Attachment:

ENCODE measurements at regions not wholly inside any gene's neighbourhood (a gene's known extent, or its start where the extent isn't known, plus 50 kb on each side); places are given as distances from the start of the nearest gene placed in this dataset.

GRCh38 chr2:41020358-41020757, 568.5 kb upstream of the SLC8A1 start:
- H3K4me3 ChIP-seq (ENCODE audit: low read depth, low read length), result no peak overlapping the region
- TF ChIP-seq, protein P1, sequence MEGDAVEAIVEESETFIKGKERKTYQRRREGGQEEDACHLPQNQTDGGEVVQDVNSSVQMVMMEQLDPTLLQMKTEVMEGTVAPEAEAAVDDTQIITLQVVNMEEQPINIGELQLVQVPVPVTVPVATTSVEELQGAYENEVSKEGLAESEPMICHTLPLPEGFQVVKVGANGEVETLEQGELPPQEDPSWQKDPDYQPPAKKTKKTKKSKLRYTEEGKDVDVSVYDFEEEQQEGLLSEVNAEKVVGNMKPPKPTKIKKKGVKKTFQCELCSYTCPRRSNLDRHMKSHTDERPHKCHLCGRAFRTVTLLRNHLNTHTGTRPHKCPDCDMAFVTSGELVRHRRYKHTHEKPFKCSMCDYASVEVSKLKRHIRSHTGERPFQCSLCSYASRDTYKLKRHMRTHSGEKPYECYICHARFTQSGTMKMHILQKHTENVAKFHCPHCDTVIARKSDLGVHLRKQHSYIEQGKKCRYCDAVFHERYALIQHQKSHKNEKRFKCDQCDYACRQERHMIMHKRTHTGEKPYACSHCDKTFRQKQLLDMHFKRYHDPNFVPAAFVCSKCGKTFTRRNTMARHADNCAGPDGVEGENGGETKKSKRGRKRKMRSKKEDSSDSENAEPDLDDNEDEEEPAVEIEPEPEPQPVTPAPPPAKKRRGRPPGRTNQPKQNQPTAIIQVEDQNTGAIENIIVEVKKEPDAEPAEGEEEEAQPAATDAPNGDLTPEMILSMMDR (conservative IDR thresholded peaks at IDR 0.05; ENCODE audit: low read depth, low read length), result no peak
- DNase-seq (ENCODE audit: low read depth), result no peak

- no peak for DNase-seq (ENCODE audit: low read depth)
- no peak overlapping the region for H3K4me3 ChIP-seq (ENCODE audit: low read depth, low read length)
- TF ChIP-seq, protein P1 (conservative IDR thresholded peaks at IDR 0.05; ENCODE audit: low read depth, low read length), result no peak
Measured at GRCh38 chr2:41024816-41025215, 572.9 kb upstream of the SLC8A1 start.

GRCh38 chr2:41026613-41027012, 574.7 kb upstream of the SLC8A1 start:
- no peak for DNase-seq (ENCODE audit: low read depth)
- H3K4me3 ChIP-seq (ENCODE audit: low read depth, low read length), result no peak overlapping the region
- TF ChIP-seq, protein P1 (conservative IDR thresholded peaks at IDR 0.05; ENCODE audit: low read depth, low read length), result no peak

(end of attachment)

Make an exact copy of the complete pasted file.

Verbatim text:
ENCODE measurements at regions not wholly inside any gene's neighbourhood (a gene's known extent, or its start where the extent isn't known, plus 50 kb on each side); places are given as distances from the start of the nearest gene placed in this dataset.

GRCh38 chr2:41020358-41020757, 568.5 kb upstream of the SLC8A1 start:
- H3K4me3 ChIP-seq (ENCODE audit: low read depth, low read length), result no peak overlapping the region
- TF ChIP-seq, protein P1, sequence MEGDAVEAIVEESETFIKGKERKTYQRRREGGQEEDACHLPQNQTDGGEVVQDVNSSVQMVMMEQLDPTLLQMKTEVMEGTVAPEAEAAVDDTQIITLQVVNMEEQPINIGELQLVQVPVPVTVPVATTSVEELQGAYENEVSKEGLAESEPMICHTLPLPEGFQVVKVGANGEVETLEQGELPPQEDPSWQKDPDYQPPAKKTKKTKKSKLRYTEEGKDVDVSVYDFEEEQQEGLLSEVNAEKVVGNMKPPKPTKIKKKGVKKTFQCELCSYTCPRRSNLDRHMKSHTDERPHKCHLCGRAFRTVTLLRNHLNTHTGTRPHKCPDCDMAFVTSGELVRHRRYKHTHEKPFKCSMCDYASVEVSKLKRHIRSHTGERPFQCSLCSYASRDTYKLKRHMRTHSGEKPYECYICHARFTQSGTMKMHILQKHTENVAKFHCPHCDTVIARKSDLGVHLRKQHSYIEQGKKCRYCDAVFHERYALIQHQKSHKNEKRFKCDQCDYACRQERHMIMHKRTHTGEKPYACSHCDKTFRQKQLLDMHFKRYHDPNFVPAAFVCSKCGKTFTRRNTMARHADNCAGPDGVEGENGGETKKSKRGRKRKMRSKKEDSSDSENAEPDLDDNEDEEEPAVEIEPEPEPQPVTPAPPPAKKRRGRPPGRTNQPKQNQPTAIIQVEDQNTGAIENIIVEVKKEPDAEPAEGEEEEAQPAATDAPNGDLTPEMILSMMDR (conservative IDR thresholded peaks at IDR 0.05; ENCODE audit: low read depth, low read length), result no peak
- DNase-seq (ENCODE audit: low read depth), result no peak

- no peak for DNase-seq (ENCODE audit: low read depth)
- no peak overlapping the region for H3K4me3 ChIP-seq (ENCODE audit: low read depth, low read length)
- TF ChIP-seq, protein P1 (conservative IDR thresholded peaks at IDR 0.05; ENCODE audit: low read depth, low read length), result no peak
Measured at GRCh38 chr2:41024816-41025215, 572.9 kb upstream of the SLC8A1 start.

GRCh38 chr2:41026613-41027012, 574.7 kb upstream of the SLC8A1 start:
- no peak for DNase-seq (ENCODE audit: low read depth)
- H3K4me3 ChIP-seq (ENCODE audit: low read depth, low read length), result no peak overlapping the region
- TF ChIP-seq, protein P1 (conservative IDR thresholded peaks at IDR 0.05; ENCODE audit: low read depth, low read length), result no peak